When you first walk up to the habitat you see a polar bear swim right up to glass, place his huge paws on the glass and then do a back flop into the water. "This is great!" I thought. So fun that the kids got to see him up close. What luck that we walked up right when he swam by the glass. I then expected him to swim further away, climb on the rocks to lounge, or go grab a snack. Instead, the back flop is followed by a turn into the water, a quick hop onto the rocks, another back flop and then an underwater twist to the original spot along the glass. He makes one big circle, never stopping, rarely pausing. The same movements of his limbs each time.
Zoo visitors recognize this very quickly. Listening to the others I heard everything from that he has OCD to it being his way of having fun. Of course I can relate to OCD so I put that info in my back pocket, snapped a few pictures, and then got pulled away by my group of energetic 4th graders. Hours later, after we walked through the entire zoo, we passed Nikita on the way out. I glanced over to the Polar Bear habitat. There he was, still circling, still swimming. Hours had passed yet he was still doing the same repetitive movement, a movement I have never seen while watching any nature specials. It broke my heart.
So when I got home from the zoo I decided to look into this a bit more. It turns out I am not the first one to notice this behavior, obviously. What Nikita has is stereotypic behavior. It's common in many animals in captivity, especially polar bears, elephants and big cats. It is sort of like OCD in animals. It can be caused by many different factors, with boredom, smaller spaces and lack of choices being among them. With OCD it is often that the person with the disorder feels like they "have" to do the same thing or think the same thought over and over or else something bad will happen. It is unknown, of course, if this is what is going through Nikita's mind. But, watching him do the same exact movement over and over, I can't help but reflect on my own struggles with OCD.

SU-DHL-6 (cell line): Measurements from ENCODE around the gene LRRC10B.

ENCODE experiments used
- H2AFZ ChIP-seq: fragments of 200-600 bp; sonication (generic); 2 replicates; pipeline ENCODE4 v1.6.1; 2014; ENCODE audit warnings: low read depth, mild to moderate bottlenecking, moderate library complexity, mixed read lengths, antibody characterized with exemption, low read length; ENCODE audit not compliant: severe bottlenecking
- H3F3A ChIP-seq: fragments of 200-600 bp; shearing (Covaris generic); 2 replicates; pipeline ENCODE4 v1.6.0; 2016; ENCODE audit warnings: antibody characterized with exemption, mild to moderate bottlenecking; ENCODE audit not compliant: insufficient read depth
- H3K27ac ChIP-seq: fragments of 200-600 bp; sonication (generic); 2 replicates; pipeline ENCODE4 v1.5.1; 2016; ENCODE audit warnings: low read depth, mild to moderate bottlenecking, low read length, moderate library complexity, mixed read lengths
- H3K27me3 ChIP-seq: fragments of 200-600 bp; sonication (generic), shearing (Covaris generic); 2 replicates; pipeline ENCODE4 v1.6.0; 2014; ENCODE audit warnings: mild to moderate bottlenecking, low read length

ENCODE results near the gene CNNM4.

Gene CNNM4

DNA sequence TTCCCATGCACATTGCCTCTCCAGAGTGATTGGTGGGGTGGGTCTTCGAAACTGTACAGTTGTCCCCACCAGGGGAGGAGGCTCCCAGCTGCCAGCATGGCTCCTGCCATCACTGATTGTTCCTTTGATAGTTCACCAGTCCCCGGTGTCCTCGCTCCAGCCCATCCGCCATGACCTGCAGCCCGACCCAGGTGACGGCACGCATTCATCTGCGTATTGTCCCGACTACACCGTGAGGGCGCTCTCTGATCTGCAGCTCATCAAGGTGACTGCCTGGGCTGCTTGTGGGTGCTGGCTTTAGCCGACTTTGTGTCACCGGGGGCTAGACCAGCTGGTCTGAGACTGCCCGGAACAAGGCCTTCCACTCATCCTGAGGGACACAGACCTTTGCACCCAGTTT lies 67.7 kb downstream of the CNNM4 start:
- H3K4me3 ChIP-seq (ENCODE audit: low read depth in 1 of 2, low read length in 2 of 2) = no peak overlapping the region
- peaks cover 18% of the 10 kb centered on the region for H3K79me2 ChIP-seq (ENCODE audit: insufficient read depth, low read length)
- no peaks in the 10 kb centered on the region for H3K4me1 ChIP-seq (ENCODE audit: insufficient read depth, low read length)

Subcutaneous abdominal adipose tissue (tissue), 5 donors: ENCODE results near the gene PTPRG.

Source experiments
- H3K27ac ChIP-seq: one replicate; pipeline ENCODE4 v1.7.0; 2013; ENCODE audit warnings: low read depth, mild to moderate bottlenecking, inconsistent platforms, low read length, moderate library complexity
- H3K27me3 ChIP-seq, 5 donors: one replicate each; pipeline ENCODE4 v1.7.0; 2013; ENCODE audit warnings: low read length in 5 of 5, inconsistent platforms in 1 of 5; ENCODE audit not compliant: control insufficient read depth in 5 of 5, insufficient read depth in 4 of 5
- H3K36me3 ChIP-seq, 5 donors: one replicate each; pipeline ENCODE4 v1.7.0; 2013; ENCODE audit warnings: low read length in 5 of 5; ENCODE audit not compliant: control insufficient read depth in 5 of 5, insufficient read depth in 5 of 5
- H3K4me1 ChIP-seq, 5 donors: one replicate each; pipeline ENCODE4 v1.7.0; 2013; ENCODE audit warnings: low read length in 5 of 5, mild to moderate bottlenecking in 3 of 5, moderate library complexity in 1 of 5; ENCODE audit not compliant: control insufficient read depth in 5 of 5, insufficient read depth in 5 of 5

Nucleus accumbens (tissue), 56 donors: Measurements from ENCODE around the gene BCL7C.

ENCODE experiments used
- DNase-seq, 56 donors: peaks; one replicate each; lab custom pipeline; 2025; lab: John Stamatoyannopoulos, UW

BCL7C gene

"If I don't imagine myself dying a horrible, fiery car-crash death, then I will surely die that way on any road trip I take."
"If I don't step on the manhole cover with my right foot, something bad is going to happen."
Most everyone has a little of this thinking going on, but it's when it takes over your life that it becomes a problem.
Thankfully my OCD/If-Then thinking days are more or less over. But if Nikita feels that same way I wish I could just put my hands on his shoulders and tell him it's okay to stop swimming. If he doesn't do that backflip, everything will still be okay. When I see anyone suffering I naturally want to help. And while I can't go up to Nikita, hold his hands, and tell him that he will be okay if he stops his nervous swimming cycle, I can tell YOU that. Do you have anything in your life that you just can't let go of? If you are plagued by obsessive thinking, you can get better. Nothing bad will happen based on an action or thought you do or do not take or think. I promise.
|Swim towards the glass|
|Back flop into water...repeat.|
On the other side of this, I do know that polar bears in the wild are losing their homes at an alarming rate. I get that a life lived in a lavish enclosure with every health and nutritional need met is much better than being pushed out of existence. Or is it? What kind of life are these animals that we are "saving" living? Please feel free to share your thoughts and observations with me. I am definitely pro saving endangered species, but bring up behavior disorders and it really gets me thinking. Maybe I should see if Dr. S will go work with Nikita? :)